Raise your hand if you have read Fierce Conversations.
In the world of education, Fierce Conversations has been the book when it comes handling difficult conversations with staff members. In her groundbreaking 2002 book, Susan Scott outlines seven steps for effectively leading coaching, evaluative, and disciplinary conversations with staff members.
Not only have I read this book, I also attended a three-day training on topic. The tools provided in Fierce Conversations have been remarkable, helping thousands of leaders navigate these often delicate discussions in their own organizations.
While others swear by the practices outlined in this book, I have admittedly struggled to find practical application of the seven steps. Several times I have scripted my conversations as the book suggested, only to abandon the process and go off script as I got deeper into the process.
At first, I took things personally and wondered whether not I had what it took to effectively lead difficult conversations. However, beyond Fierce Conversations I was noticing a pattern - I was struggling to find any practical application for the step by step processes I was learning in books or was taught at conferences.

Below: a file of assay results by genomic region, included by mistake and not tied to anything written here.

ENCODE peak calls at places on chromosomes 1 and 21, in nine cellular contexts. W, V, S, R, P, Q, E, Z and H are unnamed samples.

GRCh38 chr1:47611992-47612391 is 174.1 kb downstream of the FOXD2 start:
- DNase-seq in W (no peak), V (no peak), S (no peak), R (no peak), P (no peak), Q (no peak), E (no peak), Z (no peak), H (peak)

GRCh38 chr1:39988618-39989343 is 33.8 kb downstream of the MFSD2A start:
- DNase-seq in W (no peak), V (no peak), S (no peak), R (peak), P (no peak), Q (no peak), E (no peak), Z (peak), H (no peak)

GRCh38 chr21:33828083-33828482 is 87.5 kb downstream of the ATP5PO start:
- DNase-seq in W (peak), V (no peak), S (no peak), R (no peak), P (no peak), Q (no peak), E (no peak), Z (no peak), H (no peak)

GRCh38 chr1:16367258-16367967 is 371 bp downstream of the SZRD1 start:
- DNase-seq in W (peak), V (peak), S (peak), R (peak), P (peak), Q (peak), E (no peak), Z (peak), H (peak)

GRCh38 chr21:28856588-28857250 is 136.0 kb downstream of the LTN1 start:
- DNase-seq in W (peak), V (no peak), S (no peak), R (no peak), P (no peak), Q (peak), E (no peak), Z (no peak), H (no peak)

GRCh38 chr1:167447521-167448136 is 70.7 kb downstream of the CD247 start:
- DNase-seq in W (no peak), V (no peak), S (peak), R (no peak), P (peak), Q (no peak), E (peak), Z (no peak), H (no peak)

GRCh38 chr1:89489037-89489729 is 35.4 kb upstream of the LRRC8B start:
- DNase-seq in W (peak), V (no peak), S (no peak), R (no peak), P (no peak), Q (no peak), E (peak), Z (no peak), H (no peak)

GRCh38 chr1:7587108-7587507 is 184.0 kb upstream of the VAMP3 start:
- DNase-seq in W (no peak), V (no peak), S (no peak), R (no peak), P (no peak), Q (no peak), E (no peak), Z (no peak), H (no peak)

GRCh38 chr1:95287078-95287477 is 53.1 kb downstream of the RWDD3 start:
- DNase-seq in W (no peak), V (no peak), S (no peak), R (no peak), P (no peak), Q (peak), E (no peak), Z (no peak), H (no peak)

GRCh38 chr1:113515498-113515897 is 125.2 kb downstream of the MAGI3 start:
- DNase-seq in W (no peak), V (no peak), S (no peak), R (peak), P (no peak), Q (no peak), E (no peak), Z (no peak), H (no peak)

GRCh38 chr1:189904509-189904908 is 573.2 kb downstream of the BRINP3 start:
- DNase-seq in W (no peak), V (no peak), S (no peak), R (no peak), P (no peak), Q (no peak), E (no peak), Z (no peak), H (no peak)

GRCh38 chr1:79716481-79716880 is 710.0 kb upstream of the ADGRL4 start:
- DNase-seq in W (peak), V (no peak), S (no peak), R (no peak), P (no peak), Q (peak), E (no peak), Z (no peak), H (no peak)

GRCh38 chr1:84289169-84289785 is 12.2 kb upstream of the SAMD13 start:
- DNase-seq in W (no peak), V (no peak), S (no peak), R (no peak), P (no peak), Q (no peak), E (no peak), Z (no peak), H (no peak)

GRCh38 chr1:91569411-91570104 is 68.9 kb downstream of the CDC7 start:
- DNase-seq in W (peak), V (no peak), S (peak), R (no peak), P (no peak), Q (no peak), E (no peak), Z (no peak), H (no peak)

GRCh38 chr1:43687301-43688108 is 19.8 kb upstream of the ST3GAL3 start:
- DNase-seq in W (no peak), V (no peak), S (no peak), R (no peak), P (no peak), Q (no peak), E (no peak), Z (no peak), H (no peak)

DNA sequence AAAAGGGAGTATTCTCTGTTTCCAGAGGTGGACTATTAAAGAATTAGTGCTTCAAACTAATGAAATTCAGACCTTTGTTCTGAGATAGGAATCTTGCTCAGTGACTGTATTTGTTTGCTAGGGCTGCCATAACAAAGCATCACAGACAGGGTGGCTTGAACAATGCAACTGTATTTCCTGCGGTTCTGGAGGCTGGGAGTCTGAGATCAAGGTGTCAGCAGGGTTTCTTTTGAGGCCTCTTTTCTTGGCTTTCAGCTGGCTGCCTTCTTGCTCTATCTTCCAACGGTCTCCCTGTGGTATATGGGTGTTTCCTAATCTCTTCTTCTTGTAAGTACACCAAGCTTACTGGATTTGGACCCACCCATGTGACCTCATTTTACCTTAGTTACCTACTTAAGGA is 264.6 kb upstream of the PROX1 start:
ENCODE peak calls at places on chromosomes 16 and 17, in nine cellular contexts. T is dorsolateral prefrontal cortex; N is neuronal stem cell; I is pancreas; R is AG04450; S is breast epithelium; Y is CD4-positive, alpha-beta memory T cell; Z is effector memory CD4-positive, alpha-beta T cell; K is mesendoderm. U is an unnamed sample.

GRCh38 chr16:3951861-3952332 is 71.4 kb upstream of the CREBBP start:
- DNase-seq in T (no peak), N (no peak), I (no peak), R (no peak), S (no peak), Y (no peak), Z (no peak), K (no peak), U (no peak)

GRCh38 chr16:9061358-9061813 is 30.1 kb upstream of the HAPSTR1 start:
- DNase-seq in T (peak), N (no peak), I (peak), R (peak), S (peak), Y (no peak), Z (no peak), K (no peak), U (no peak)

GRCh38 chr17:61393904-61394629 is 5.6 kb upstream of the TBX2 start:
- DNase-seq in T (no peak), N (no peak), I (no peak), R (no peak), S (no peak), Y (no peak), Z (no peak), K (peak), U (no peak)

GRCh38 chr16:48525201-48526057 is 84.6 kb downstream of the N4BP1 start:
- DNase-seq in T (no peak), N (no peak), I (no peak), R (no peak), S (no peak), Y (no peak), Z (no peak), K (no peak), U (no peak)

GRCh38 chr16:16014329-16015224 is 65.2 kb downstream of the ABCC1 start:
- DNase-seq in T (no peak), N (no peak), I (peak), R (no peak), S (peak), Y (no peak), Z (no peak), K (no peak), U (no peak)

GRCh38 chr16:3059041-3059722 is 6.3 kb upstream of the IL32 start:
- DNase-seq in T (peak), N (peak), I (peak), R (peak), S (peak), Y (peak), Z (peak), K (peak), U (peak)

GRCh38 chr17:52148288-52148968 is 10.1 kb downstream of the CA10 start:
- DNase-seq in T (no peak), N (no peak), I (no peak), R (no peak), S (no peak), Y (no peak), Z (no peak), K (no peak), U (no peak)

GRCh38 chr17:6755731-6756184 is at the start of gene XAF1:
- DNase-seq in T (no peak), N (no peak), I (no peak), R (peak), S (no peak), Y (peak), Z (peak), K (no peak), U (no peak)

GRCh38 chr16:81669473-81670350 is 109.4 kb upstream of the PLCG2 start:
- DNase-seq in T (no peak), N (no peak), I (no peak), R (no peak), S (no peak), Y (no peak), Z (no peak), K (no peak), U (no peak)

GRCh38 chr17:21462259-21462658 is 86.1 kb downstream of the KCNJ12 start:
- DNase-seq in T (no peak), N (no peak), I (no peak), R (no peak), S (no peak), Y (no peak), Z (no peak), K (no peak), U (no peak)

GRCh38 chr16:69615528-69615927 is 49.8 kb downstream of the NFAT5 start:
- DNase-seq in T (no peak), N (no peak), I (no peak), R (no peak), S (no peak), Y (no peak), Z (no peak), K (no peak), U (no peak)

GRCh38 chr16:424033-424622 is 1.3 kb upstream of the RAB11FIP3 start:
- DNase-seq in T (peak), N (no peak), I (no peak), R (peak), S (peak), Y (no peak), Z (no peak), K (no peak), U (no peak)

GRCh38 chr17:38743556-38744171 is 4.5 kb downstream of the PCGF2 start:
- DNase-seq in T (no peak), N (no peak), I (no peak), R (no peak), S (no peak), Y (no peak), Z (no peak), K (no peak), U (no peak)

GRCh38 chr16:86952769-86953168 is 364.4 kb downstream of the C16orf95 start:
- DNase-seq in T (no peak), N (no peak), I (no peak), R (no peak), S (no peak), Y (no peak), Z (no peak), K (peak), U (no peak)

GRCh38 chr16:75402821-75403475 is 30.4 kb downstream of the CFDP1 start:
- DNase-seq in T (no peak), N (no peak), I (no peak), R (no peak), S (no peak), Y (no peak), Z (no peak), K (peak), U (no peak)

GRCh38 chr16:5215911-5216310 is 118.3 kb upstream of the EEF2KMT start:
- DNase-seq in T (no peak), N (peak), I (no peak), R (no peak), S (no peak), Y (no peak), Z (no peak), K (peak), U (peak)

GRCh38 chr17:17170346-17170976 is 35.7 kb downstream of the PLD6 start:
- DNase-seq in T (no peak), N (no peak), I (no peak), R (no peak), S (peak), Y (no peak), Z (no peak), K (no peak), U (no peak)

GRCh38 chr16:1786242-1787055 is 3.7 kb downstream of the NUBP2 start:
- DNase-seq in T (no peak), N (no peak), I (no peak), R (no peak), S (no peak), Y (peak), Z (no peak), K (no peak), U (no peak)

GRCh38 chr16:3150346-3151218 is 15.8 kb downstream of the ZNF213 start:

As I continue to refine my leadership philosophy, I have determined that memorizing steps and following "how to" procedures does not come naturally. Rather, I have discovered I prefer to fall back upon guiding principles and core values to solve problems and make decisions.
One of the books that speaks to this type of leadership is the aptly-named Principles by Ray Dalio. In his book, Dalio shares his collection of fundamental truths that serve as his foundation for decision making. He suggests once leaders establish their guiding principles, those foundational truths can be applied again and again in similar situations to help a leader make effective decisions.
During my continued push for personal growth, I have found myself gravitating toward a principled approach to leadership. Having deeply embedded principles allows me to naturally approach each situation rather than recalling a fixed formula or rigid blueprint.
An analogy to this type of thinking could be found with mathematics. While it might be nice to know the step by step process for approaching a long division problem, most would agree is better to understand the underlying principles for solving the problem. When principles of division are internalized, the student is able to apply those laws to different problems in a variety of settings.
Let me be clear - I am not suggesting there is only one way to approach leadership. Some may feel comfortable using a set of defined steps to approach each situation. Ultimately, what's most important isn't the path one takes to reach a goal, but rather that the goal is met.
However, if you are like me and find difficulty finding practical application of the "seven procedures for effective hiring" or "six steps to employee happiness," I encourage you to forget memorizing prescribed actions and instead develop your guiding leadership principles.